Based on the analysed risks, the project research can be divided into three distinct, albeit related, parts: Credit risk management in peer-to-peer lending (Part 1), Market risk management in robot advisory asset management (Part 2), Operational and cyber risk management in blockchain payments (Part 3).

For each part, the project develops and shares a collection of risk management use cases with financial national regulators in all European countries. At the European level, besides the European Commission, the European Banking Authority (EBA), European Securities and Markets Authority (ESMA), European Insurance and Occupational Pensions Authority (EIOPA) and the European Central Bank (ECB) are involved: together with international authorities such as the Financial Stability Board (FSB), International Monetary Fund (IMF), Bank for International Settlements (BIS), Organisation for Economic Co-operation and Development (OECD), they are asked to give their feedback on the project use cases during six “research workshops”, which take place at the beginning and at the conclusion of each project part. The research workshops are open to anybody, upon registration, and put together the views of academics, regulators and financial companies, including both traditional banks and fintechs.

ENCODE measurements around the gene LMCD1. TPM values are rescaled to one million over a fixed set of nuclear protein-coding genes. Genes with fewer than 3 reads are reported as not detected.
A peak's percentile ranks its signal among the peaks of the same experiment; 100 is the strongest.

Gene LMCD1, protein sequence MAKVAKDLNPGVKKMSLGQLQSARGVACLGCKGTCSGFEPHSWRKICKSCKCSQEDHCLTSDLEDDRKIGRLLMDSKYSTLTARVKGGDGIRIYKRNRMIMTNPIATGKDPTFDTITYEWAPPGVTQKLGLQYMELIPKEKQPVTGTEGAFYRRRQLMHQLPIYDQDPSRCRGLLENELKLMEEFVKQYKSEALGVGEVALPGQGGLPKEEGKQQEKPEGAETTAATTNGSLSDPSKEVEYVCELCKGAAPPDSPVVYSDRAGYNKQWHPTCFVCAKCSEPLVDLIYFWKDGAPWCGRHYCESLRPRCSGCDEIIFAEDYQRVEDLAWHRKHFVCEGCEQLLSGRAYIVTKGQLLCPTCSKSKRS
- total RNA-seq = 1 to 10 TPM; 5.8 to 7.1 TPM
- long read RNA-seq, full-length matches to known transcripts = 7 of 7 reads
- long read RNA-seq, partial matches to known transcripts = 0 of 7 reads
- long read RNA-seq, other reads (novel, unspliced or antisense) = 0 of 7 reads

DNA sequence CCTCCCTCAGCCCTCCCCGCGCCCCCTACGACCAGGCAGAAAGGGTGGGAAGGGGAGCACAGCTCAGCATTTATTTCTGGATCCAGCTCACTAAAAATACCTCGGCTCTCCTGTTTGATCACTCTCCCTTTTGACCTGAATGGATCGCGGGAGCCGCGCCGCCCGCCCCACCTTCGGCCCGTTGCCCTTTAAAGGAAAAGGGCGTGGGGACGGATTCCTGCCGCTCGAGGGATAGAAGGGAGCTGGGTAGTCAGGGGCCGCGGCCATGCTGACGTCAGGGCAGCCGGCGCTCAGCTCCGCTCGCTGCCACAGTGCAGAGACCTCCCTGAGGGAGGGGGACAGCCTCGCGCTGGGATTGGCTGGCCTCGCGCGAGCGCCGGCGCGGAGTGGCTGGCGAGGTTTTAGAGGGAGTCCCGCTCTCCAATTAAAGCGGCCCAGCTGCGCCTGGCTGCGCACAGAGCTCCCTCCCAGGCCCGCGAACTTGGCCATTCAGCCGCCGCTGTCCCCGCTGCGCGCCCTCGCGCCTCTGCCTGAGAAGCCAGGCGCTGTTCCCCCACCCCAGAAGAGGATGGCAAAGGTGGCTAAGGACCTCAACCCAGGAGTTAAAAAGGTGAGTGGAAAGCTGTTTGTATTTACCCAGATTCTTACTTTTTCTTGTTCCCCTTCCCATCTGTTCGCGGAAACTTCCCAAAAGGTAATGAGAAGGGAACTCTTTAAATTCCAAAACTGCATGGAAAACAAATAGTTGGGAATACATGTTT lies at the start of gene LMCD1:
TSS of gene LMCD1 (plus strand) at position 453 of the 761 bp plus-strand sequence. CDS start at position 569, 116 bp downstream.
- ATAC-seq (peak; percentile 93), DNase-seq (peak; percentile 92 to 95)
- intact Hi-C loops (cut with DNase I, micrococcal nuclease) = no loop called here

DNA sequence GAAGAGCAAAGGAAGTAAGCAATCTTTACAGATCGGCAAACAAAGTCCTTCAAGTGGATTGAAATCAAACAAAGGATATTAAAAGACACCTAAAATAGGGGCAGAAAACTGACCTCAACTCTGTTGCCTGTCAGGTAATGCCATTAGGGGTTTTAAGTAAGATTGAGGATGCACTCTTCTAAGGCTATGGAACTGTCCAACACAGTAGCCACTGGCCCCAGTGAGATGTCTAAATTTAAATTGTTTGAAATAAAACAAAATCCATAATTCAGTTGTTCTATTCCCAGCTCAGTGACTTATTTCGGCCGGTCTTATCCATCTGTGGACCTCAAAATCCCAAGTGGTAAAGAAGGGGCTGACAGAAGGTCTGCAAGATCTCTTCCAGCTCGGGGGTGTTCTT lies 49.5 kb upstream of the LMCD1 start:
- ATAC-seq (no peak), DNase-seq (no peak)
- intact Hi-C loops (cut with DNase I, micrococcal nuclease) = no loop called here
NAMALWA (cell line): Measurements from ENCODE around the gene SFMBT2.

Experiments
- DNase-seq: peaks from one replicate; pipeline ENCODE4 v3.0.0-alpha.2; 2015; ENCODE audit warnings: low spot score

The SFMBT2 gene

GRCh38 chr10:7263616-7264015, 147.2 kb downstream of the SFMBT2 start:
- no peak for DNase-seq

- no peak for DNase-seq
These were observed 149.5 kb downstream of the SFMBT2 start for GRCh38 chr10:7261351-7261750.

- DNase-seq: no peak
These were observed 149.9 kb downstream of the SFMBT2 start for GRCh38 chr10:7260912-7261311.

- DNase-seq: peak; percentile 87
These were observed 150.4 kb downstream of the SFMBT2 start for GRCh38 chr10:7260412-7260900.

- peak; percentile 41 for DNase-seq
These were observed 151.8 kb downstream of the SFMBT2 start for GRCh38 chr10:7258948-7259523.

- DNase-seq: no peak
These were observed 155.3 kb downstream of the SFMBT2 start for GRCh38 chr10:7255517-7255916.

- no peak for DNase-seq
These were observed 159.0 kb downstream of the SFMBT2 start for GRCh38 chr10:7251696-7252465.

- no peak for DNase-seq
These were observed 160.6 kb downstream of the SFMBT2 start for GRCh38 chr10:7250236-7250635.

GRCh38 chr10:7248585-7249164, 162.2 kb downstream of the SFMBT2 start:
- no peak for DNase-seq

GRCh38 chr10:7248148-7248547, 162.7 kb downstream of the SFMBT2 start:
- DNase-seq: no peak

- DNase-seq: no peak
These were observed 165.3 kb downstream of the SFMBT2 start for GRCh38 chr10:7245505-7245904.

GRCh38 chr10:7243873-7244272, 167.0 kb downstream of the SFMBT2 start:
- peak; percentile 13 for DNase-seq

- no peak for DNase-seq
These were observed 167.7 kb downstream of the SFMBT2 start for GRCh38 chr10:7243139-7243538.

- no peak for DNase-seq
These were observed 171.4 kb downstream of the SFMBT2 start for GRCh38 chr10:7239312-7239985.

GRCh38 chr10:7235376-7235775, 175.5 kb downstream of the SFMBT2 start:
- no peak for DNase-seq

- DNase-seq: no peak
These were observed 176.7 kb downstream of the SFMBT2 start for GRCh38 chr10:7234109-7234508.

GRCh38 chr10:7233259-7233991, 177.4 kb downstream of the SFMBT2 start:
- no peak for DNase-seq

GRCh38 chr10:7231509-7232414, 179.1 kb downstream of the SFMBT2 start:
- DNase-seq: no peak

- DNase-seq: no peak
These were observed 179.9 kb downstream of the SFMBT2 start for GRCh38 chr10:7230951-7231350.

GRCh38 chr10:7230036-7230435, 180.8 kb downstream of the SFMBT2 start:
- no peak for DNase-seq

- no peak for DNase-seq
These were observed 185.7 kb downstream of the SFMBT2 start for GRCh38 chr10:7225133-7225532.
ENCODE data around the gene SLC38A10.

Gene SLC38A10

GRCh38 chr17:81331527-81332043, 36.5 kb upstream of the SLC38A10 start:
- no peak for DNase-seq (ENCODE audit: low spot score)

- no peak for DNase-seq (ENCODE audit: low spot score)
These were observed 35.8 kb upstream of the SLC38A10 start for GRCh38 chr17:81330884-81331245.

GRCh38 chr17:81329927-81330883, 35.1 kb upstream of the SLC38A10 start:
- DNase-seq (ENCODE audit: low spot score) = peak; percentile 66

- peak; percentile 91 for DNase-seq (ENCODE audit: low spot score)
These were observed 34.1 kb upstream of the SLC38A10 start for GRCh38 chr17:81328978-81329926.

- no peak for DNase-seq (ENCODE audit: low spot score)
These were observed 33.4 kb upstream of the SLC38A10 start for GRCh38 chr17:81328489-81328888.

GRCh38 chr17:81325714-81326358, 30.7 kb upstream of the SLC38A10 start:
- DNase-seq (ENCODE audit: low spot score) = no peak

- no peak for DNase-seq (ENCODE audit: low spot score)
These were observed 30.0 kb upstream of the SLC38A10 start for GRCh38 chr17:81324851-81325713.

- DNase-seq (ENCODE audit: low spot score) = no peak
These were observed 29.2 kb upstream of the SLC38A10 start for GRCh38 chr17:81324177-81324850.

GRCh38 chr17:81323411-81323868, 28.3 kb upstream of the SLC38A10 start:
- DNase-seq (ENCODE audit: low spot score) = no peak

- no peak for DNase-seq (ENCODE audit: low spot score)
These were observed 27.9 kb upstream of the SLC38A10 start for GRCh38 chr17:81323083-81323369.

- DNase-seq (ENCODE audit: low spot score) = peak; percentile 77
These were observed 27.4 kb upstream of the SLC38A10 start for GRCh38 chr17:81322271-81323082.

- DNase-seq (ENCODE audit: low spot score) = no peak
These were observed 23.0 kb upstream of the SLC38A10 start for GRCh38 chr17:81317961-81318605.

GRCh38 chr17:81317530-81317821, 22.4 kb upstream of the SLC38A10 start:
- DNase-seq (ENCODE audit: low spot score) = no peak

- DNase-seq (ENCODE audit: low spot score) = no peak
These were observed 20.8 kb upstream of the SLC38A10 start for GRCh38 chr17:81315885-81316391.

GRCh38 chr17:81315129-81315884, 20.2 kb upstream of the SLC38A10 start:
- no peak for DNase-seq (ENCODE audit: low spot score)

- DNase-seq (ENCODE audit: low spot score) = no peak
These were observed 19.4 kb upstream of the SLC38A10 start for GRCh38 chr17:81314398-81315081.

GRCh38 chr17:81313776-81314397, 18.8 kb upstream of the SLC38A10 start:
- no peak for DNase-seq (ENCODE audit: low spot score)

For each of the three project areas, before the final workshop, the use cases are presented to the national supervisors (central banks and market authorities) during the “SupTech” events, where the first feedback exchange takes place.

Fintech companies and banks can join dedicated events, called “RegTech”, where coding sessions allow professionals to get in touch with the developed cases in a practical way. During and after the RegTech events, banks’ and fintechs’ representatives can test the models operationally, downloading codes, data and papers related to each use case from the project platform. Besides the workshops, all the project stakeholders can access the platform at any time, upon registration.